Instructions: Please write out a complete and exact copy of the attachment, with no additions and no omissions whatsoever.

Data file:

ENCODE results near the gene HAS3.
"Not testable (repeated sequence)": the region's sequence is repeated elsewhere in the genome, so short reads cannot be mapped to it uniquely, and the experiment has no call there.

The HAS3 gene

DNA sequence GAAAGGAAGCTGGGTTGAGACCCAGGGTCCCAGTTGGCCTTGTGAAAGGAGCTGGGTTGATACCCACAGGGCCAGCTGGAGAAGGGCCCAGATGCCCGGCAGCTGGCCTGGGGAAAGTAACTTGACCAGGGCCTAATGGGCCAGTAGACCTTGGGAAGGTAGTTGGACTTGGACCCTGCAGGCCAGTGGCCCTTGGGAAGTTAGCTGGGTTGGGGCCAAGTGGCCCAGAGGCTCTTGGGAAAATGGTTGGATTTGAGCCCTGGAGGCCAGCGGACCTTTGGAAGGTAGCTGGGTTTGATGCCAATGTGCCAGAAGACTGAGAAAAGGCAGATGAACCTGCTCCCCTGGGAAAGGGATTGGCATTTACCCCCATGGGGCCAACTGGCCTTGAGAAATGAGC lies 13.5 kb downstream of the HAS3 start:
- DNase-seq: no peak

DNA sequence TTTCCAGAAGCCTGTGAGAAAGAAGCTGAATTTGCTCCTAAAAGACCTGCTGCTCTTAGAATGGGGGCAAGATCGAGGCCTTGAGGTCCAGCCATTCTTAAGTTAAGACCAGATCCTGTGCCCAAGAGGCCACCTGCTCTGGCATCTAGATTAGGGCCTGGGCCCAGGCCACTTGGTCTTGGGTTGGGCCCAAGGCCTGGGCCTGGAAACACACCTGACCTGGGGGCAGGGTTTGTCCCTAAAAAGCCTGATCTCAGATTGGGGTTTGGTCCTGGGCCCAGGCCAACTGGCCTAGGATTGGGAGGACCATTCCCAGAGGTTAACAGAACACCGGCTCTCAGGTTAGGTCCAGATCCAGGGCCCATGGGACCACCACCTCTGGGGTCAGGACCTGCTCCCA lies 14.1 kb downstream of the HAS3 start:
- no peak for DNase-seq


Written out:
ENCODE results near the gene HAS3.
"Not testable (repeated sequence)": the region's sequence is repeated elsewhere in the genome, so short reads cannot be mapped to it uniquely, and the experiment has no call there.

The HAS3 gene

DNA sequence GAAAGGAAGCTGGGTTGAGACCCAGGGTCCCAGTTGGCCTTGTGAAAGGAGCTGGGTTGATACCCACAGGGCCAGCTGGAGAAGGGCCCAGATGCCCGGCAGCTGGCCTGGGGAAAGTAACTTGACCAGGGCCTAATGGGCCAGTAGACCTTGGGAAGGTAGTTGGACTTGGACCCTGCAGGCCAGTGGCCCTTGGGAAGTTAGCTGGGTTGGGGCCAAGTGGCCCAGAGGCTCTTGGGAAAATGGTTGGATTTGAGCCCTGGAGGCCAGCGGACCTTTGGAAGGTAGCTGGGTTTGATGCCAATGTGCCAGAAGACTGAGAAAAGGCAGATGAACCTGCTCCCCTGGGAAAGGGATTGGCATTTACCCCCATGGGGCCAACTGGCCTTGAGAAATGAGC lies 13.5 kb downstream of the HAS3 start:
- DNase-seq: no peak

DNA sequence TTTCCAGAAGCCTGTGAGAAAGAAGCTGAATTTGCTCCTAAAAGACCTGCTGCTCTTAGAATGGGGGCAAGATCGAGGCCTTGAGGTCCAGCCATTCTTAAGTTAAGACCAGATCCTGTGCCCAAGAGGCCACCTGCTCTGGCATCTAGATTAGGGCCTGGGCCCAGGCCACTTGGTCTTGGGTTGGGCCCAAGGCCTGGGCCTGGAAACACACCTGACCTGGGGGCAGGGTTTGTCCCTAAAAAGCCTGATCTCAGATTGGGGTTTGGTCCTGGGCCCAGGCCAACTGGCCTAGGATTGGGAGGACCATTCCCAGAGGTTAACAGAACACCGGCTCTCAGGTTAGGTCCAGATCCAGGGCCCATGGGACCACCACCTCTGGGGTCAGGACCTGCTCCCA lies 14.1 kb downstream of the HAS3 start:
- no peak for DNase-seq